This year, the focus of the joint appearance by the DLR Institute of Composite Structures and Adaptive Systems, the Center for Lightweight-Production-Technology (ZLP) in Stade, the DLR Simulation and Software Technology facility and the DLR Institute of Structures and Design will be innovative technologies for the digitalised production of fibre-composite components. On the approximately 80-square-metre DLR stand in Hall 5a (E66), researchers will showcase and explain various examples of applications, especially for the aerospace industry.
Digital factory for the production of the future
The fully automated process chain for the manufacture of fibre-composite components using Resin Transfer Moulding (RTM) technology at DLR Stade is being upgraded to a cyber-physical system by the creation of a digital 'twin', in order to virtually monitor real production. People, objects and systems will interact here in the near future. The possibilities of dynamic, real-time capable and self-organising production are being explored. Visitors to the trade fair can immerse themselves in the virtual reality factory and gain an impression of future application scenarios, such as remote maintenance or supervision via a virtual control centre.
CoRe HeaT - a rapid heating method for carbon fibre placement
Continuous Resistance Heating Technology (CoRe HeaT) is an alternative heating method for placing carbon fibres. When electricity is conducted directly through the fibres, they are heated by their natural resistance. Common heating technologies using infrared heaters, gas or lasers have the disadvantage that they are either comparatively slow or very expensive. An outstanding feature of this new technology is the extremely rapid heating rates. Even the highest processing temperatures of up to 450 degrees Celsius are achieved in just a few microseconds, thereby allowing a much faster placement rate of two metres per second, even for pre-impregnated fibres. This technology is more cost-effective than conventional heating methods and also facilitates the design of extremely lightweight, compact devices for robotic fibre placement. The placement head developed at DLR Stade will make its public debut at the trade fair.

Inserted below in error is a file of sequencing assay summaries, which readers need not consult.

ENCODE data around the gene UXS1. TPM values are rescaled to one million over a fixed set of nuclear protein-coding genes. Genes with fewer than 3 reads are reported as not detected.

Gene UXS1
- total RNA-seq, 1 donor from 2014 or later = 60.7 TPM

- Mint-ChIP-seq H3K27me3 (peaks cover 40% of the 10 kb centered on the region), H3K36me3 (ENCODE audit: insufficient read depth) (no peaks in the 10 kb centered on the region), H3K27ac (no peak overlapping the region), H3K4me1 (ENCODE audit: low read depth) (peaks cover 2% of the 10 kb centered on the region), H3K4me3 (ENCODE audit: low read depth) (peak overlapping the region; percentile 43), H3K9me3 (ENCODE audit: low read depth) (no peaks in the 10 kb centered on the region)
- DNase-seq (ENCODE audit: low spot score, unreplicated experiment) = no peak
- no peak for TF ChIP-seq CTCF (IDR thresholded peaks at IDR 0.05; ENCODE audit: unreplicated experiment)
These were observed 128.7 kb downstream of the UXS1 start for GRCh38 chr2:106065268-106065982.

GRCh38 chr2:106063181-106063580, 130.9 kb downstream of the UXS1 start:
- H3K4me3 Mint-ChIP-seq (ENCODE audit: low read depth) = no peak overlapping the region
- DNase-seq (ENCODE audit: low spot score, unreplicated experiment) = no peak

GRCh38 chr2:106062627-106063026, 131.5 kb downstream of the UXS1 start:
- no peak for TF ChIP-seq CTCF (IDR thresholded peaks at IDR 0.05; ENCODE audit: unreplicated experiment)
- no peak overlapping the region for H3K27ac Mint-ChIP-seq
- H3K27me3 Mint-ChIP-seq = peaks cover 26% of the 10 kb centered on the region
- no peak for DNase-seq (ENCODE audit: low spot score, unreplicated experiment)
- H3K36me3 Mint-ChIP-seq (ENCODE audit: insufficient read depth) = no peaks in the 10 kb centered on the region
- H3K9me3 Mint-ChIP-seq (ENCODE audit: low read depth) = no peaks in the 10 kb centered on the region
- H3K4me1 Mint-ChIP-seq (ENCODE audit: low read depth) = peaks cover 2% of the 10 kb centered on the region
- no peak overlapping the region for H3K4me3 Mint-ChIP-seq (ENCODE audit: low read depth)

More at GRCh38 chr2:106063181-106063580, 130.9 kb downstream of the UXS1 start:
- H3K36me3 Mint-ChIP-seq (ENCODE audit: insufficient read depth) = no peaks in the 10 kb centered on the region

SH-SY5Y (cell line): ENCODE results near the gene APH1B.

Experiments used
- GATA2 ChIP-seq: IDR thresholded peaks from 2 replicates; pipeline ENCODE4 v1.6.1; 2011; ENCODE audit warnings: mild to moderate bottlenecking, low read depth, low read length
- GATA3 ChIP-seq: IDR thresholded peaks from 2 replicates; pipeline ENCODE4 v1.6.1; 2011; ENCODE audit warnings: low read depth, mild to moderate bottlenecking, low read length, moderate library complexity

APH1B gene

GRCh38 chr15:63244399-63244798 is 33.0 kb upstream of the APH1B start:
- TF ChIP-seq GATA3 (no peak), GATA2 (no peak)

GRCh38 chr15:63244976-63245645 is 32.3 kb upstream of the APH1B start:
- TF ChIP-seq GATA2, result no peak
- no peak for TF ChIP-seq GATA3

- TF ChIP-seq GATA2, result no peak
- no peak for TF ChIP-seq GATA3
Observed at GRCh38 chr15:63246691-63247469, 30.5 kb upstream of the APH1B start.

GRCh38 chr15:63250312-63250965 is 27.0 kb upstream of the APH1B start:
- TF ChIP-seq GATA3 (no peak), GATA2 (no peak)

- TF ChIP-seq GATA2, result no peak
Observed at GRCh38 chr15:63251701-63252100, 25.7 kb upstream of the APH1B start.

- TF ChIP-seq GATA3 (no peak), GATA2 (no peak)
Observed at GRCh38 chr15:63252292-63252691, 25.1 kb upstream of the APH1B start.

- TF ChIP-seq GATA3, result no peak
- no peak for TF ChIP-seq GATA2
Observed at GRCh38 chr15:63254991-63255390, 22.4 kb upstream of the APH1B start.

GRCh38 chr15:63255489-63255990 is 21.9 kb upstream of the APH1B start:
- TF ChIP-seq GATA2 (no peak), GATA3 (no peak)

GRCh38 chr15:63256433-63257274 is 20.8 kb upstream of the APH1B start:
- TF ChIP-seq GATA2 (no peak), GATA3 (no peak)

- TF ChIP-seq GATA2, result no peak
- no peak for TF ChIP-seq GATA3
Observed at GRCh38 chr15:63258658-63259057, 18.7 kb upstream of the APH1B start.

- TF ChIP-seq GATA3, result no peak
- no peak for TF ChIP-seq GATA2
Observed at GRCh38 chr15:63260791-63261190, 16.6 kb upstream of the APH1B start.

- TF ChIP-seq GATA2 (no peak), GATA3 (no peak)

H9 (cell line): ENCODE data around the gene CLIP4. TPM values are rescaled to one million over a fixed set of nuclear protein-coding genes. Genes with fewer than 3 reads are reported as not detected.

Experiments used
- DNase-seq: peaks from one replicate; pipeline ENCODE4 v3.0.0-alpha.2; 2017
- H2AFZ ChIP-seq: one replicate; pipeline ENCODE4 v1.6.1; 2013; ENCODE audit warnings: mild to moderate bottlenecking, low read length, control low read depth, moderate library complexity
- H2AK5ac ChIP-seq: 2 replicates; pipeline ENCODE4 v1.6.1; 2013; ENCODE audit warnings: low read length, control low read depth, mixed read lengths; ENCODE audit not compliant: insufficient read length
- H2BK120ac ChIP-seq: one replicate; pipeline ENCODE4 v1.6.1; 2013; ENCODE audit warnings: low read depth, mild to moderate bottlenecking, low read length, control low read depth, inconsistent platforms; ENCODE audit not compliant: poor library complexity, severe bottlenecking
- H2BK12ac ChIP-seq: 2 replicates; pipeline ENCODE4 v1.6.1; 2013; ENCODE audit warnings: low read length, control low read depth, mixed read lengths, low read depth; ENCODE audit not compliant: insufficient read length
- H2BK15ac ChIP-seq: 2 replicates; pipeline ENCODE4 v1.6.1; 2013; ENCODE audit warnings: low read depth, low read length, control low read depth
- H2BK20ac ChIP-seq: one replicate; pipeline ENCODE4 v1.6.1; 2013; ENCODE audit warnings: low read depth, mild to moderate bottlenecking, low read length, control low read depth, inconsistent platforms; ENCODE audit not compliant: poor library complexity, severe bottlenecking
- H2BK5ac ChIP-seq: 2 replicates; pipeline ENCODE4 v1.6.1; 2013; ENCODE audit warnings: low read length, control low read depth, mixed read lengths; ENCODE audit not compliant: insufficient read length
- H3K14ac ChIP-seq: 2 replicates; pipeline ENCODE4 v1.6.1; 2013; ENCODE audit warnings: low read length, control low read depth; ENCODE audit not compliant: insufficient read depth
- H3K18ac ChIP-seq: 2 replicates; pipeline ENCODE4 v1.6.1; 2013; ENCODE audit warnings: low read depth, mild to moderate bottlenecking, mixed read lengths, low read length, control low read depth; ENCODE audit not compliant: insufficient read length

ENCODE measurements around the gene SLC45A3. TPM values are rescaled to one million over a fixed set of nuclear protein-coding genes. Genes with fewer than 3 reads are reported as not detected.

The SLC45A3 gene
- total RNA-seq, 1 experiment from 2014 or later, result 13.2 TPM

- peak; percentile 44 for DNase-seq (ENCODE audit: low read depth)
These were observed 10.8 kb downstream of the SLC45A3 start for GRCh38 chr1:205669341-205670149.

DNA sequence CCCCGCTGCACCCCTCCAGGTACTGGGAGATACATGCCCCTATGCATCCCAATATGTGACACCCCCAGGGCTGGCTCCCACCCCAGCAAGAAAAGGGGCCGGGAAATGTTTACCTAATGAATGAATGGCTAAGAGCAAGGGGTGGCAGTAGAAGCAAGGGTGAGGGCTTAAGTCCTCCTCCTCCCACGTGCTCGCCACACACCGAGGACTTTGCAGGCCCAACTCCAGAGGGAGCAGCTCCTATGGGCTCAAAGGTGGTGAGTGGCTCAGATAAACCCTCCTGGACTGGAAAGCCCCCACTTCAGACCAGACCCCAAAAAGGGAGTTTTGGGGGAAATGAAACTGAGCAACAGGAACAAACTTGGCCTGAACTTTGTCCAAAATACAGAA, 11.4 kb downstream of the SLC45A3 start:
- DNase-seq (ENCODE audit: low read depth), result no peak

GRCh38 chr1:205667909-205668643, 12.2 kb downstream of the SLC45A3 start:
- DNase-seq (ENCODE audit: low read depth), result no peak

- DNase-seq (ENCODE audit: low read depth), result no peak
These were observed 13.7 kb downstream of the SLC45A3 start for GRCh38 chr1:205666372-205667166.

Structural Health Monitoring for damage detection
Carbon fibre reinforced polymer (CFRP) materials are increasingly used in aircraft. In order to make these aircraft even safer and easier to maintain, the DLR Institute of Composite Structures and Adaptive Systems is researching technologies that can provide information about the size and location of any damage. For Structural Health Monitoring (SHM), the CFRP component is fitted with sensors that function as a kind of nervous system. These sensors are not stuck on, but integrated directly into the material during the manufacturing process, thereby saving production costs. If an aircraft is damaged - as a result of being bumped during loading for example - there will be no need for a technician to attend to identify the defect. At the touch of a button, the structure will provide information as to where it has been damaged and whether a repair is required. Visitors to the DLR stand at the trade fair can interactively experience this SHM technology.